I drafted ‘Above Tree Line’ in the first class I took when I decided to start writing more seriously. At the beginning of the course the instructor asked us, ‘What do you need to write about?’ I need to write about that night on Santa Fe Baldy with Bob. This story signalled a change away from clever writing that skated along surfaces to something that felt a little vulnerable, a tiny bit dangerous. I wanted to make the allegiances complicated, with no obvious heroes, morals or meanings. There were no gold stars to be earned in writing this story but I wanted to write it anyway.
It was a story I needed to grow into. I wrote at least six different versions with countless tweaks along the way. Determined to get the story on the page closer to the one in my head, I tried out every ‘how to improve your story’ technique I could find. Interviewed the main characters to create back story? Yes. Changed tenses? Yes. Jumped from fiction to non-fiction and back? Yes. Experimented with different POV’s? Yes. Chopped off the beginning and the ending? Several times. Omitted needless words? Thousands of ‘em. Killed my darlings? Oh most murderously.
Each iteration got a bit closer to what the story could be. Every time I sent it out, it was the best I could write at that point. Every time it came back with a ‘no thank you’ pinned to its coat, I had grown enough as a writer that I could see (and cringe) at its flaws and had ideas on what to do next to improve it.
Along with its many rejections, it has earned some of the nicest encouragements I’ve had for my writing. A very early version was commended in the Words and Women inaugural competition. It meant the world to me that someone saw something of value in it. A more recent version (but still not the one in The Lonely Crowd) got a personal rejection from the editor of a journal I really love with a note to keep writing. My first public reading was an excerpt from this piece.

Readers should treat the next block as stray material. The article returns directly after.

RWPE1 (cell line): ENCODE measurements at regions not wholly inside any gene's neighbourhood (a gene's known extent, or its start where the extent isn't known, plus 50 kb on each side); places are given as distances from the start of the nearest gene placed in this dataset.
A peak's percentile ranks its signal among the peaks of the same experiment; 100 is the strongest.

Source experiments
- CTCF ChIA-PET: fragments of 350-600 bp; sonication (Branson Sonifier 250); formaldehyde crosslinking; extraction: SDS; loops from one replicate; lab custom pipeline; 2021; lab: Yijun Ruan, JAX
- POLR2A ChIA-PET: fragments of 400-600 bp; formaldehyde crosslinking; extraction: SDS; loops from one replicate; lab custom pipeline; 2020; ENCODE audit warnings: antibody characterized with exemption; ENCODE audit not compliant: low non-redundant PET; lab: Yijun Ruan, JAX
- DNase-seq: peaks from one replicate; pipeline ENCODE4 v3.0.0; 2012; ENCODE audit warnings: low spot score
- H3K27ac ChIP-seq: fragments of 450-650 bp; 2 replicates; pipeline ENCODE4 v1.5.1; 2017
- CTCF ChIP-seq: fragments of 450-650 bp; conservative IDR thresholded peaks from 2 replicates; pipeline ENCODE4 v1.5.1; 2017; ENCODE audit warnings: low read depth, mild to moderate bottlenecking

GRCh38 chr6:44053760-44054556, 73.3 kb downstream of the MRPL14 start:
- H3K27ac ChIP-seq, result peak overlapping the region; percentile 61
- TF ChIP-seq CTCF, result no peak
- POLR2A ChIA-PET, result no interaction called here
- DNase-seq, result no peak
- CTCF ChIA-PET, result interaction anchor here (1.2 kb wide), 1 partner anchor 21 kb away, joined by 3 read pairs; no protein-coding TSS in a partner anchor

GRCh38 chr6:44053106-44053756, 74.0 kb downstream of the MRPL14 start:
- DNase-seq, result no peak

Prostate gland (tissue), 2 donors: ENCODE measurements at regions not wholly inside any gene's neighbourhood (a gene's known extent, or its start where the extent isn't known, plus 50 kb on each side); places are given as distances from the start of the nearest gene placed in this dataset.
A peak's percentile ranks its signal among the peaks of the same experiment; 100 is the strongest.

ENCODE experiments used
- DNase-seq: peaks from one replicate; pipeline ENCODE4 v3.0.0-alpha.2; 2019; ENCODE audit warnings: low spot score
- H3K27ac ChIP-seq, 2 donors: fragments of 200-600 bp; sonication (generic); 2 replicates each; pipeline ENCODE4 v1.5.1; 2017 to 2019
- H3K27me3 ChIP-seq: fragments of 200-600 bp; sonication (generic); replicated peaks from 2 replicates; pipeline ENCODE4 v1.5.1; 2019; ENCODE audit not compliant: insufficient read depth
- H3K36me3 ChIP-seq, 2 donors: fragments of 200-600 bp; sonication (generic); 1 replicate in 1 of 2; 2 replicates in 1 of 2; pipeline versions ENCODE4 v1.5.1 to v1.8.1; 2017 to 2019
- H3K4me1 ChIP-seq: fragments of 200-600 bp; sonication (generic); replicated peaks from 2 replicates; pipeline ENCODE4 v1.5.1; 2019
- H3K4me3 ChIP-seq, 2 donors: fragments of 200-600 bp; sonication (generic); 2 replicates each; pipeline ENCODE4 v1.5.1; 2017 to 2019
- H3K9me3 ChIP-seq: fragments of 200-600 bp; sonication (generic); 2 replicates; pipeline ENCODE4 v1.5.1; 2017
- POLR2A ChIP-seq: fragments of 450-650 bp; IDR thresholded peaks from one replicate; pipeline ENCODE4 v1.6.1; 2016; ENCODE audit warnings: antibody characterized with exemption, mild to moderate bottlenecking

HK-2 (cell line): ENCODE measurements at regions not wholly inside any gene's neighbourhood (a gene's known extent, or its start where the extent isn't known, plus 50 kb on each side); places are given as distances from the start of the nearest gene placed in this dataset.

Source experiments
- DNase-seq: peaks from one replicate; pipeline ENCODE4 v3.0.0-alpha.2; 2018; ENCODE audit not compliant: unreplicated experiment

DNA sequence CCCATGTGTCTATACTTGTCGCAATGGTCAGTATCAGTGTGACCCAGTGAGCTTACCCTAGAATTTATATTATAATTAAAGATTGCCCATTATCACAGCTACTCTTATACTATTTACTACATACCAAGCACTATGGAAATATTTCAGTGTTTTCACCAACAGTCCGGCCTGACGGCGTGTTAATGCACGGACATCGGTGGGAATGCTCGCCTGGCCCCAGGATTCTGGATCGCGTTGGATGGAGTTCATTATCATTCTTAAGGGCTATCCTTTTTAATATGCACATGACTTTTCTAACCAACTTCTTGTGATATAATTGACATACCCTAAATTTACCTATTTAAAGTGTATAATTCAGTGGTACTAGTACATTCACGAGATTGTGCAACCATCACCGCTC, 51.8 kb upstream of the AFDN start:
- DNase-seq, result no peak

At one point, I cut the story down to meet a stringent competition word count. It was a little like squeezing into a pair of jeans from when I was seventeen. The story was sucking in its breath so much it couldn’t tell itself. When it came back, I went through it once again and let it breathe. Wherever I remembered feeling resentful for having to cut something out, I slowed down and allowed it to say what it wanted. I recalled some advice from a writer friend: a story will be the length it wants to be, it doesn’t care about word counts. I began to understand what she had meant.
‘Why don’t you sit down and rewrite the whole thing from memory?’ Another friend recommended when I moaned that I didn’t know what to do with my Bob story and it wouldn’t leave me alone. ‘Don’t look at the original, write as fast as you can, and see what rises to the surface.’ Ready to try anything, I opened my notebook and started over.
Eventually, I combined the two versions – the one I had tinkered and fussed with and the one I rewrote without stopping or looking. The story in its present form began to emerge. The writing was approaching its own shape, not the one I thought it was supposed to have. It felt like I was finally telling the story I had been carrying in my head and heart for so long.
In the meantime, a writer I admired (now a dear friend) shared that she had had a story published in The Lonely Crowd. I hadn’t heard of the journal at the time, but got my hands on a copy. After reading it cover to cover, I knew I’d love to have a story in there someday. ‘Above Tree Line’ seemed like it might be a good match but I had just missed a deadline and the story was still in pieces. Time and words passed. When submissions opened this summer, I sent it in and was absolutely thrilled to have it accepted. I am so pleased this story has found a home among The Lonely Crowd. I really can’t think of a happier ending to the story of the story that taught me so much.
You can read ‘Above Tree Line’ in Issue Eight of The Lonely Crowd which may be purchased here.
Melissa Fu grew up in Northern New Mexico and currently lives in Cambridgeshire, UK. Her work has appeared in Words and Women, Bare Fiction, Envoi, and The Nottingham Review. Her piece ‘Suite for My Father’ was the regional winner of the Words and Women 2016 Prose Competition. She is delighted to be a 2017 Apprentice with the London-based Word Factory.
© Melissa Fu, 2017. Image © Jo Mazelis, 2017.